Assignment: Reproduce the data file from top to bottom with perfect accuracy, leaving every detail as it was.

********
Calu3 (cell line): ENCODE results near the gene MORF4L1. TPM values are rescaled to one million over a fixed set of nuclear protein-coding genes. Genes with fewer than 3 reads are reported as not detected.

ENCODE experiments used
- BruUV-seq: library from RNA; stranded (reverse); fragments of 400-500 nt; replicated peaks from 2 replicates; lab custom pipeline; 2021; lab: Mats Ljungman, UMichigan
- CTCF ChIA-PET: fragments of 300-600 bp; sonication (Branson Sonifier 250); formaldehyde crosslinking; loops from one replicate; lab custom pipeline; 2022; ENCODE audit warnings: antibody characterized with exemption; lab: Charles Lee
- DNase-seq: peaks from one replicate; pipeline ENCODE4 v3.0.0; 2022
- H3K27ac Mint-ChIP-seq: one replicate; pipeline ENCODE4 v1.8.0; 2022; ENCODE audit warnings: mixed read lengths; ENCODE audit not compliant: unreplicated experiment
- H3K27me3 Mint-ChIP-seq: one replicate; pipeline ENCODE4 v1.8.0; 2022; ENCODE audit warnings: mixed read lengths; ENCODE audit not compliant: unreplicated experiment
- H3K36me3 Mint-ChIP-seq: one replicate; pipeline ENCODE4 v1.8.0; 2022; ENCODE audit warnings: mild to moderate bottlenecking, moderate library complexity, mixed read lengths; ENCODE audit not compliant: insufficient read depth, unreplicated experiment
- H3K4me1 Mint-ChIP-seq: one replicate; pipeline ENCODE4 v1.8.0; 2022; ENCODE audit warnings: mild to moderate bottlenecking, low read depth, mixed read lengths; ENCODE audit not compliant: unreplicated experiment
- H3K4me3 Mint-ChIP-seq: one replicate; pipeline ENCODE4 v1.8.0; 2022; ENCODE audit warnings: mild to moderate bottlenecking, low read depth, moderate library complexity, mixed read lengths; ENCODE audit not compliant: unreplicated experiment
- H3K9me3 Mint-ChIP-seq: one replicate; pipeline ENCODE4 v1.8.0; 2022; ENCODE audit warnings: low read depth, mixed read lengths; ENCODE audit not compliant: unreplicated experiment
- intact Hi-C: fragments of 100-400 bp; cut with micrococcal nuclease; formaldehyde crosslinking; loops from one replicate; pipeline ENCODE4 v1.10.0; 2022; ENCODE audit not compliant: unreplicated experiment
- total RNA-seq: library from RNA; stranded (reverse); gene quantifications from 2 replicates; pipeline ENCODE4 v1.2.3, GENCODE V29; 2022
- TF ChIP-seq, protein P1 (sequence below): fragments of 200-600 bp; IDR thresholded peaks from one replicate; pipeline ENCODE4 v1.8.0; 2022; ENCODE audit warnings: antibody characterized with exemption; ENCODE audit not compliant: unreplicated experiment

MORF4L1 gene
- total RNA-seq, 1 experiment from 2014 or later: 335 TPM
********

Calu3 (cell line): ENCODE results near the gene MORF4L1. TPM values are rescaled to one million over a fixed set of nuclear protein-coding genes. Genes with fewer than 3 reads are reported as not detected.

ENCODE experiments used
- BruUV-seq: library from RNA; stranded (reverse); fragments of 400-500 nt; replicated peaks from 2 replicates; lab custom pipeline; 2021; lab: Mats Ljungman, UMichigan
- CTCF ChIA-PET: fragments of 300-600 bp; sonication (Branson Sonifier 250); formaldehyde crosslinking; loops from one replicate; lab custom pipeline; 2022; ENCODE audit warnings: antibody characterized with exemption; lab: Charles Lee
- DNase-seq: peaks from one replicate; pipeline ENCODE4 v3.0.0; 2022
- H3K27ac Mint-ChIP-seq: one replicate; pipeline ENCODE4 v1.8.0; 2022; ENCODE audit warnings: mixed read lengths; ENCODE audit not compliant: unreplicated experiment
- H3K27me3 Mint-ChIP-seq: one replicate; pipeline ENCODE4 v1.8.0; 2022; ENCODE audit warnings: mixed read lengths; ENCODE audit not compliant: unreplicated experiment
- H3K36me3 Mint-ChIP-seq: one replicate; pipeline ENCODE4 v1.8.0; 2022; ENCODE audit warnings: mild to moderate bottlenecking, moderate library complexity, mixed read lengths; ENCODE audit not compliant: insufficient read depth, unreplicated experiment
- H3K4me1 Mint-ChIP-seq: one replicate; pipeline ENCODE4 v1.8.0; 2022; ENCODE audit warnings: mild to moderate bottlenecking, low read depth, mixed read lengths; ENCODE audit not compliant: unreplicated experiment
- H3K4me3 Mint-ChIP-seq: one replicate; pipeline ENCODE4 v1.8.0; 2022; ENCODE audit warnings: mild to moderate bottlenecking, low read depth, moderate library complexity, mixed read lengths; ENCODE audit not compliant: unreplicated experiment
- H3K9me3 Mint-ChIP-seq: one replicate; pipeline ENCODE4 v1.8.0; 2022; ENCODE audit warnings: low read depth, mixed read lengths; ENCODE audit not compliant: unreplicated experiment
- intact Hi-C: fragments of 100-400 bp; cut with micrococcal nuclease; formaldehyde crosslinking; loops from one replicate; pipeline ENCODE4 v1.10.0; 2022; ENCODE audit not compliant: unreplicated experiment
- total RNA-seq: library from RNA; stranded (reverse); gene quantifications from 2 replicates; pipeline ENCODE4 v1.2.3, GENCODE V29; 2022
- TF ChIP-seq, protein P1 (sequence below): fragments of 200-600 bp; IDR thresholded peaks from one replicate; pipeline ENCODE4 v1.8.0; 2022; ENCODE audit warnings: antibody characterized with exemption; ENCODE audit not compliant: unreplicated experiment

MORF4L1 gene
- total RNA-seq, 1 experiment from 2014 or later: 335 TPM